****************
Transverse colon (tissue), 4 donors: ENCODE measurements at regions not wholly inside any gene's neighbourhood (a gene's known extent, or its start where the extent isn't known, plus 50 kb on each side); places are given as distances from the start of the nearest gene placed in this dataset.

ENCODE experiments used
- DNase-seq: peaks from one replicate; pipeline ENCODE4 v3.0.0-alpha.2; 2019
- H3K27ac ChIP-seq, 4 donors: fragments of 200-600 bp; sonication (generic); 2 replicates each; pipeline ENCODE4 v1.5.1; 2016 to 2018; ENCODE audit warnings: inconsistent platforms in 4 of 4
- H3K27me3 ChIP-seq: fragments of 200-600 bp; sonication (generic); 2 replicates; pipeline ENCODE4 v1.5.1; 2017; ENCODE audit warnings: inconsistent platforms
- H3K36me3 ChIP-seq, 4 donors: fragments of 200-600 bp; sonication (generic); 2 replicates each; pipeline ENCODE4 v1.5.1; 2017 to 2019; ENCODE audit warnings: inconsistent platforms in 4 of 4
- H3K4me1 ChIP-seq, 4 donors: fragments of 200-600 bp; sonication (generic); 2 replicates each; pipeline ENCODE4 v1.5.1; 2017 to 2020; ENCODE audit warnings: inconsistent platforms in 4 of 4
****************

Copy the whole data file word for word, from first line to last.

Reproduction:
Transverse colon (tissue), 4 donors: ENCODE measurements at regions not wholly inside any gene's neighbourhood (a gene's known extent, or its start where the extent isn't known, plus 50 kb on each side); places are given as distances from the start of the nearest gene placed in this dataset.

ENCODE experiments used
- DNase-seq: peaks from one replicate; pipeline ENCODE4 v3.0.0-alpha.2; 2019
- H3K27ac ChIP-seq, 4 donors: fragments of 200-600 bp; sonication (generic); 2 replicates each; pipeline ENCODE4 v1.5.1; 2016 to 2018; ENCODE audit warnings: inconsistent platforms in 4 of 4
- H3K27me3 ChIP-seq: fragments of 200-600 bp; sonication (generic); 2 replicates; pipeline ENCODE4 v1.5.1; 2017; ENCODE audit warnings: inconsistent platforms
- H3K36me3 ChIP-seq, 4 donors: fragments of 200-600 bp; sonication (generic); 2 replicates each; pipeline ENCODE4 v1.5.1; 2017 to 2019; ENCODE audit warnings: inconsistent platforms in 4 of 4
- H3K4me1 ChIP-seq, 4 donors: fragments of 200-600 bp; sonication (generic); 2 replicates each; pipeline ENCODE4 v1.5.1; 2017 to 2020; ENCODE audit warnings: inconsistent platforms in 4 of 4